The official formal foundation of the PCB took place during a congress between March 25th and 27th, 1922 with 9 (nine) delegates, a few workers and intellectuals from Rio de Janeiro, São Paulo, Pernambuco, Rio Grande do Sul who represented no more than 130 militants across the country. The famous “21 Conditions” for joining the Communist International were approved – Lenin, its main leader, was wary of opportunists and careerists of various types, which already existed, and not only here! – the Statutes were adopted and a board was elected.


The Left Opposition and the Defense of the PCB

The Left Opposition within the Russian Communist Party (Bolsheviks) emerged in 1923, after Lenin's death, to fight for Leninism, for a policy of defending the revolution in several other countries in Europe, Asia, Africa and the Americas. It articulated with other internal groupings until 1933, demanding the original workers' democracy, under the initial inspiration of Leon Trotsky and other Bolshevik leaders of the Central Committee of the 1917 insurrection.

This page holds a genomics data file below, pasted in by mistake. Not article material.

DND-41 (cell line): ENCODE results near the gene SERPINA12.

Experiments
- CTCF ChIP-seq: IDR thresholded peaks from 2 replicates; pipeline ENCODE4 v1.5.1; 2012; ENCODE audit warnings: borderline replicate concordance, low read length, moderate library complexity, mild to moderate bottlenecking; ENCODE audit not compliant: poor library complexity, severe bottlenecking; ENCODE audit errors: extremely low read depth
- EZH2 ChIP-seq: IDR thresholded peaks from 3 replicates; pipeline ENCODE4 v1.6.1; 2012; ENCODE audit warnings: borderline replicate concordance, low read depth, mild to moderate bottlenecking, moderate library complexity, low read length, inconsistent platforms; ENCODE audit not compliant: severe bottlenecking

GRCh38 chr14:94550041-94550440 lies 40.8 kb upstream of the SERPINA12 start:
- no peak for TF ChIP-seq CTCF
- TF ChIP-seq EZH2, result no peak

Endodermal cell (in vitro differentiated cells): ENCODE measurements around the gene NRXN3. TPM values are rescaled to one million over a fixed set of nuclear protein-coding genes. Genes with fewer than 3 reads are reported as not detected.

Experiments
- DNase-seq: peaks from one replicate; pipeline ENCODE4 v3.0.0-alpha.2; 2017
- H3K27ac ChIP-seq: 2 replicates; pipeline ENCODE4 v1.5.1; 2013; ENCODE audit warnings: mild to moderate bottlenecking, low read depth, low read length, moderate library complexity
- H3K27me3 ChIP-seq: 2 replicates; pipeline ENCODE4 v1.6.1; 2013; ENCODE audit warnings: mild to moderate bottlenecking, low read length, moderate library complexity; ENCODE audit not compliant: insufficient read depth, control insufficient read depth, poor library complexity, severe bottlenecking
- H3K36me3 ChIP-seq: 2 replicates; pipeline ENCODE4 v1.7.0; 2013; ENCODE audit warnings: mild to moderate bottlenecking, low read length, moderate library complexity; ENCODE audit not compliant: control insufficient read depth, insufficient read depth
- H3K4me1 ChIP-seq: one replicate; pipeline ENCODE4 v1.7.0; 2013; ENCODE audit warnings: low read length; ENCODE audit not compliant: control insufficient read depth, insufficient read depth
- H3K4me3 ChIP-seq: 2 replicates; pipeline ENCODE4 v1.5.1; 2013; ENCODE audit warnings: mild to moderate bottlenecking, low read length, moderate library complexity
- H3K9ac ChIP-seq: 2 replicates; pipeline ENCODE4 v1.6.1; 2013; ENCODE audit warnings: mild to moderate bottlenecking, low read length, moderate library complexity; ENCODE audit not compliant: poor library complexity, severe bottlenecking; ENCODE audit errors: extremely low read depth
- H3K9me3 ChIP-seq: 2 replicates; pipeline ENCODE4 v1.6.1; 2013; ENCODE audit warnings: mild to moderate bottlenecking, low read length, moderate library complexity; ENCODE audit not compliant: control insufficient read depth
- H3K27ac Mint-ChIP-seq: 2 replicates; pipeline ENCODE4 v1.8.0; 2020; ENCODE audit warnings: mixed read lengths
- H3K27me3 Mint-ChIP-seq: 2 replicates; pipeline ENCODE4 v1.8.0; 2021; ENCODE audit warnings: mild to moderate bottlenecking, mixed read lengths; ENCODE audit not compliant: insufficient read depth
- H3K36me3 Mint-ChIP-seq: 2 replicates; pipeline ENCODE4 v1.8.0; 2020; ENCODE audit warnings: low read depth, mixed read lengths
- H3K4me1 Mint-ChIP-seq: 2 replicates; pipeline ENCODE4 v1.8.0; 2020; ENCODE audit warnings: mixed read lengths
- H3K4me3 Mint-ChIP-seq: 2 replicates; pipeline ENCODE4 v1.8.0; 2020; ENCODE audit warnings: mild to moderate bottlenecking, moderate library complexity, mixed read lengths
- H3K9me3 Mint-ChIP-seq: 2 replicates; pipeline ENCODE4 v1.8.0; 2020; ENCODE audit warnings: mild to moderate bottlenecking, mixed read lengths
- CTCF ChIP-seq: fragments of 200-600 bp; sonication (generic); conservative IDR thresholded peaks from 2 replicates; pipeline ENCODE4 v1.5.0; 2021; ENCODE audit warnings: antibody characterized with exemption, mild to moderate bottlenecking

Trotsky was the commander of the victorious Red Army in the civil war with the invasion of imperialist armies, which followed the triumph of the insurrection. From March 1926, in alliance with important Russian leaders, such as Lev Kamenev and Grigori Zinoviev, the “Declaration of the 13” was published, the Russian Unified Left Opposition emerged, as a federation of fractions opposed to Stalin’s leadership, which had ascended in the corridors of the Kremlin, despite the warning about him in the “Testament of Lenin”.

During 1926 and 1927, other opposition groups joined, such as the Workers' Opposition of Alexandra Kollontai and the Opposition of Georgia. Then, an International Opposition begins, initially linked to the Soviet leaders, but which gains worldwide expression. It is organized into opposition sections within the different communist parties, including the Brazilian party in 1929.